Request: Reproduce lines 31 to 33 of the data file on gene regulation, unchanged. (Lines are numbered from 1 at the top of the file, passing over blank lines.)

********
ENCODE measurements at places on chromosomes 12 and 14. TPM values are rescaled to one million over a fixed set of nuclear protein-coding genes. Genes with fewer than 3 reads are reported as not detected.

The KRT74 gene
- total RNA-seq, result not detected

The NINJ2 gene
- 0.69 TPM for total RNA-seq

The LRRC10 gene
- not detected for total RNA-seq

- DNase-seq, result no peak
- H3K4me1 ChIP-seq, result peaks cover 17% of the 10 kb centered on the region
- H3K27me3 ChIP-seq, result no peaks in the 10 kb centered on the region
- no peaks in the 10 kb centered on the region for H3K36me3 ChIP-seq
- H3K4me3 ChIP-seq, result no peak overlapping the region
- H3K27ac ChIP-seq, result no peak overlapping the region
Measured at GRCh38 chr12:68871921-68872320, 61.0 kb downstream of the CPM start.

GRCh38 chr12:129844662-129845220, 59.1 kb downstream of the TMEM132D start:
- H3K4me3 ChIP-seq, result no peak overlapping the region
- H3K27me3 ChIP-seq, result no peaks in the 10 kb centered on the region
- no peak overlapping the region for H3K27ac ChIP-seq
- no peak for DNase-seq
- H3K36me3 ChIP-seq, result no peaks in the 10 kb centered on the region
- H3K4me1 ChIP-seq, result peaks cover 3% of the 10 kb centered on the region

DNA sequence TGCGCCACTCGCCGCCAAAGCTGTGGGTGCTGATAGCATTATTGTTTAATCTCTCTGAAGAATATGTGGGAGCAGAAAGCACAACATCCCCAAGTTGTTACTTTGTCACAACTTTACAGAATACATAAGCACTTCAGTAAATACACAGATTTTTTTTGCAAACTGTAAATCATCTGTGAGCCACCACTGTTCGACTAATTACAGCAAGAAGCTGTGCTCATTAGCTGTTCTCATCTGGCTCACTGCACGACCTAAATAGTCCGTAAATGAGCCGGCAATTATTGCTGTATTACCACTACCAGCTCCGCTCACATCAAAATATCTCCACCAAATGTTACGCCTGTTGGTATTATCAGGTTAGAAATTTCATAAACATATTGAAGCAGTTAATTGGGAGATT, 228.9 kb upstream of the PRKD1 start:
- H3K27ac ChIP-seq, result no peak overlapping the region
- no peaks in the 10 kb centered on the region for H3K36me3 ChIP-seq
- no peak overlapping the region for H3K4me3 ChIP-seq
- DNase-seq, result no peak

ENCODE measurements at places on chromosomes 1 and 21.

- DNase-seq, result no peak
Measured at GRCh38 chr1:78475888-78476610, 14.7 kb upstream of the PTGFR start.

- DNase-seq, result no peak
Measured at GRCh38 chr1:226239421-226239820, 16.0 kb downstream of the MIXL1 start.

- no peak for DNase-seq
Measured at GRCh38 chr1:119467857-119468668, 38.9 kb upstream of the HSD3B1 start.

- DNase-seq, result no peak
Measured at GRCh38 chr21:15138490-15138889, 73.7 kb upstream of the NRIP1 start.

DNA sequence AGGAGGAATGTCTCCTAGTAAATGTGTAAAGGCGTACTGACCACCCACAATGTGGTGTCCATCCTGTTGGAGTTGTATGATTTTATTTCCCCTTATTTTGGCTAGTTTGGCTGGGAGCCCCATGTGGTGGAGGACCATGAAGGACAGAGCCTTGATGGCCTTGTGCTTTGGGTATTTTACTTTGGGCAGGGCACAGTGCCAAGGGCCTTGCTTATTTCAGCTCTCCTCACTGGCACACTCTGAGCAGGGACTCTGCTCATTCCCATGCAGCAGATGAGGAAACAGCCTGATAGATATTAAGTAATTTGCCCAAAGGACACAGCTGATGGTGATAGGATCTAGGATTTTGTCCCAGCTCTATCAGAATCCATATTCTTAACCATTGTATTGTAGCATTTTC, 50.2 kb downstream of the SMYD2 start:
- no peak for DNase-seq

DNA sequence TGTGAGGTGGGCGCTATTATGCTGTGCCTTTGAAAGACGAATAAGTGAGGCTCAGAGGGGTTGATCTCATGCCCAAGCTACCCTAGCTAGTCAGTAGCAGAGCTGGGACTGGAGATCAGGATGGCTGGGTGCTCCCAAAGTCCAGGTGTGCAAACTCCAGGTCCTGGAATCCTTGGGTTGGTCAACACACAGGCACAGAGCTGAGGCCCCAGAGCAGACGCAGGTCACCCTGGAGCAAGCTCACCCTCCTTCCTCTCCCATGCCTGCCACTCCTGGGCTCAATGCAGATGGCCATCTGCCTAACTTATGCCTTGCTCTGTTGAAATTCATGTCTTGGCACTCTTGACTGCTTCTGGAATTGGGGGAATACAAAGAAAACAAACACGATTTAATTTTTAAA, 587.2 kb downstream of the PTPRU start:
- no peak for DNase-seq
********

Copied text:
Measured at GRCh38 chr1:226239421-226239820, 16.0 kb downstream of the MIXL1 start.

- no peak for DNase-seq
Measured at GRCh38 chr1:119467857-119468668, 38.9 kb upstream of the HSD3B1 start.